|August 15th, 2009, 12:31 PM||#1|
Join Date: Oct 2005
Location: Noo Yawk
They Call Him Dr. Death
Some might be taken aback by my categorization of this guy as a serial killer.
But I think he qualifies.
The Blog of Death
June 16, 2004
Dr. James Paul Grigson, a forensic psychiatrist who testified about the mental health of murderers, died on June 3 of lung cancer. He was 72.
Born in Texarkana, Texas, Grigson graduated from Texas A&M University and Southwestern Medical School. He originally practiced medicine in emergency rooms, delivering more than 300 babies, then focused on psychiatry so he could spend more time with his own family.
For the next four decades, Grigson provided paid expert testimony on whether people charged with homicide should go to prison or were legally insane and needed hospitalization. Hired by both prosecutors and defense attorneys, he was nicknamed "Dr. Death" for his contributions to 150 capital murder trials. In a majority of those cases, Grigson determined the defendants were sociopaths who would likely kill again.
Grigson was reviled and revered for his medical opinions, charming demeanor on the stand and absolute judgments. His reputation was tarnished in 1995, however, when he predicted a felon's potential threat to society without actually interviewing him. Grigson was later expelled from the American Psychiatric Association and the Texas Society of Psychiatric Physicians. In recent years, he stopped testifying in death penalty cases, but continued to work on civil cases and mental-competency reviews.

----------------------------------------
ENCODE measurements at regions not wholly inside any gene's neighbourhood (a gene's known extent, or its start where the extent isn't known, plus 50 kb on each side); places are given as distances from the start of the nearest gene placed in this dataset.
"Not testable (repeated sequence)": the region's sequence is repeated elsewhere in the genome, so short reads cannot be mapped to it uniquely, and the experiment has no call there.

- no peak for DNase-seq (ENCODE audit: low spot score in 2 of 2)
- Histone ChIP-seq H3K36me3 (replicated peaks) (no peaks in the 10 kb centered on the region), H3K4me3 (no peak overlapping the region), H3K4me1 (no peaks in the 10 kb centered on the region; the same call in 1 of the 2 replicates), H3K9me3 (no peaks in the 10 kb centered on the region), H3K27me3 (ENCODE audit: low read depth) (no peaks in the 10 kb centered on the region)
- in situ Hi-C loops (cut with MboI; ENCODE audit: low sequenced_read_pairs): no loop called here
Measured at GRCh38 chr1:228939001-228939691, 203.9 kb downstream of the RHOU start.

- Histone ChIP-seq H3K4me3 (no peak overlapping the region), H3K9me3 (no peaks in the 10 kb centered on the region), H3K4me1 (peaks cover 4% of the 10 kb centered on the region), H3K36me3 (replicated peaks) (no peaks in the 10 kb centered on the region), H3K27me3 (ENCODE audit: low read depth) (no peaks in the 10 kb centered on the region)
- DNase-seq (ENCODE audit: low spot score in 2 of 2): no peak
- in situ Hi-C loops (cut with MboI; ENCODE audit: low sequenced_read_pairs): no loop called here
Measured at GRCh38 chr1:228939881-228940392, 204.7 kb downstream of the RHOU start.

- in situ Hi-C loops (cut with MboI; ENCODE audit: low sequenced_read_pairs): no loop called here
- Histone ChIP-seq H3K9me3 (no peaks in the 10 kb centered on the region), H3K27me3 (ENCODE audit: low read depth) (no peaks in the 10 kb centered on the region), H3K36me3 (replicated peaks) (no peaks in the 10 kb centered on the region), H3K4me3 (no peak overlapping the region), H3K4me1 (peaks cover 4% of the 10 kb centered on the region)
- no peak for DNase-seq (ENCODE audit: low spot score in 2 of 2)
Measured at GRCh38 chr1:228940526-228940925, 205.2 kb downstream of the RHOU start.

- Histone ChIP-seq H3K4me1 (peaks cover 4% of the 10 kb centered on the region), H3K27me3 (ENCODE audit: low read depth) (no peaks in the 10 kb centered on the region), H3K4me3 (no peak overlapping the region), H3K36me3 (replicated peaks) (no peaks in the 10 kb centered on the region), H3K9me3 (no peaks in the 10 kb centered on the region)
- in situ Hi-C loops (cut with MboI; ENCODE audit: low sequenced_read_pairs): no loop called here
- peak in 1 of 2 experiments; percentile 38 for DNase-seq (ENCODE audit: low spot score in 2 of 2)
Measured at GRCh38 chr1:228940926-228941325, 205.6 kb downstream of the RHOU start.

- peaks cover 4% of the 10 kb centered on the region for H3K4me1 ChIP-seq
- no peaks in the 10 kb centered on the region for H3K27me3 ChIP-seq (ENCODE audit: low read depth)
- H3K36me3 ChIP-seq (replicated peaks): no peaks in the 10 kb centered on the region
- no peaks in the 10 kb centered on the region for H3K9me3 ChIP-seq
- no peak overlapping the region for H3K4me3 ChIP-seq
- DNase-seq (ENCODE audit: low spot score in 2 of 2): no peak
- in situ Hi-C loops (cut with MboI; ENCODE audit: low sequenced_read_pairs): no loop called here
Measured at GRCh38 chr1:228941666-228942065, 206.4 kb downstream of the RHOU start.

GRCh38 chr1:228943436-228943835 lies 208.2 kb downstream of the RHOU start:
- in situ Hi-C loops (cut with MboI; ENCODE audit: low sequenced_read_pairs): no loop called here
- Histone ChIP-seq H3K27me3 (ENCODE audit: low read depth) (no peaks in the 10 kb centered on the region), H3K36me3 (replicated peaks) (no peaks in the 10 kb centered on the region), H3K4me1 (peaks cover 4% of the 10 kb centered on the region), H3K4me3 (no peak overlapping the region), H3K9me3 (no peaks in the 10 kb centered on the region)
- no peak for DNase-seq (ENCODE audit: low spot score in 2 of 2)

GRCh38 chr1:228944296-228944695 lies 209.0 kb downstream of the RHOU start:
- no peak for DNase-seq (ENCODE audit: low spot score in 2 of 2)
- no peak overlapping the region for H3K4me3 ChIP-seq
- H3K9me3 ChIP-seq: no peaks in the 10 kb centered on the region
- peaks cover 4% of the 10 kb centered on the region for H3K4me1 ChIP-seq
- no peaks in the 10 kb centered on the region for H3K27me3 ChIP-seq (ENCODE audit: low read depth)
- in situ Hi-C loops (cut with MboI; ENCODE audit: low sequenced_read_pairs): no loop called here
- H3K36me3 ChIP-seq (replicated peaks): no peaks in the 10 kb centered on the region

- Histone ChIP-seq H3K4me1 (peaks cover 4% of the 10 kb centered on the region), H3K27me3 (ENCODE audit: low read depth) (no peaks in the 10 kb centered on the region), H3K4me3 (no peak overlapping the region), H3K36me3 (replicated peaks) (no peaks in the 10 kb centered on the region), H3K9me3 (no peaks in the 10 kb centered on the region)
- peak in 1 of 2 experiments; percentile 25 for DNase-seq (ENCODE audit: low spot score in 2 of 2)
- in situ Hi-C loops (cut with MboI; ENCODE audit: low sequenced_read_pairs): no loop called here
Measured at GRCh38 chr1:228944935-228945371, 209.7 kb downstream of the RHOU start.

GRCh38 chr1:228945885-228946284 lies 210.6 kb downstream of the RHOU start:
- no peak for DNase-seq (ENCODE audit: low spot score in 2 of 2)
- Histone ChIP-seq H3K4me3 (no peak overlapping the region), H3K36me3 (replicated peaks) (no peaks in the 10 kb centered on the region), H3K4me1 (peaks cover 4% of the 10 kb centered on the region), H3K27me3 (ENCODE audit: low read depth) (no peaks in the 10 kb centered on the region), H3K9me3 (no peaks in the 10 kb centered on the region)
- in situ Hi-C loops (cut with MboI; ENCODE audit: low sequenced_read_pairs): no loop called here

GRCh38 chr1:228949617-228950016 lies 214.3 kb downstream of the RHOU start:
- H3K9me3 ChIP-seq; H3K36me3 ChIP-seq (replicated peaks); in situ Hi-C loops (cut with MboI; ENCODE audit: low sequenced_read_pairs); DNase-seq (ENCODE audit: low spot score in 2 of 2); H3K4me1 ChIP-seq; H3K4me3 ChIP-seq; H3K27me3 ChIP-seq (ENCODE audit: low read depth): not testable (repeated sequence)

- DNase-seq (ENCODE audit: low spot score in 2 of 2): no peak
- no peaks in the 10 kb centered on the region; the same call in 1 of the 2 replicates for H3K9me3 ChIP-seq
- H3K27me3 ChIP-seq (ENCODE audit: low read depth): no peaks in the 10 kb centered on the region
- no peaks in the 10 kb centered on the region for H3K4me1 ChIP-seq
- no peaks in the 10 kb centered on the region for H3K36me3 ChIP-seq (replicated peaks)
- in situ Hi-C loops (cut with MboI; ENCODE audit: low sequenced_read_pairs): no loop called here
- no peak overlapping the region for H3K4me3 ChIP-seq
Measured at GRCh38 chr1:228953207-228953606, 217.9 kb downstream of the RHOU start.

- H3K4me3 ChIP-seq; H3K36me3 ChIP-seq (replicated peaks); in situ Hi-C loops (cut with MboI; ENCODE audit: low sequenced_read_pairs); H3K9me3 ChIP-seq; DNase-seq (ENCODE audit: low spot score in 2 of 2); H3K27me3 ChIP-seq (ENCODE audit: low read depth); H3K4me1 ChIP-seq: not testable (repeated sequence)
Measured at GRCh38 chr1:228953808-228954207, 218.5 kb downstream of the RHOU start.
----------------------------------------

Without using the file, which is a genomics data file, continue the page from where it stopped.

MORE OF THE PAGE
He has a kindly face and lots of country-boy charm, but when Psychiatrist James Grigson, 48, shows up in a Texas courtroom, it is usually the kiss of death. The prosecution brings Grigson in for a sentencing hearing and asks him about the guilty man's inclination to commit violent crimes in the future. In each of more than 70 such proceedings since 1967, Grigson has testified that the defendant was a "sociopath" who was dangerous to society, and every time, with a single exception, the jury has unanimously voted for the ultimate penalty: in Texas, death by injection. Says Peter Lesser, president-elect of the Dallas County Criminal Bar Association: "He is a witch doctor. They call him Dr. Death for a reason."
A former professor at Southwestern Medical School in Dallas, Grigson became a familiar courthouse figure while diagnosing people for commitment proceedings. As he tells it, one court veteran suddenly thought, " 'Hey, here's a sane psychiatrist.' Instead of playing golf on Wednesday, I started doing legal work." Court cases now take up most of his professional time and, at $100 an hour, bring him some $60,000 a year. Says University of Texas Law Professor George Dix: "He is skillful and persuasive, and he doesn't talk down to the jury." Most important, says Dix, Grigson is more willing than most of his colleagues to make firm predictions about a defendant's future behavior.
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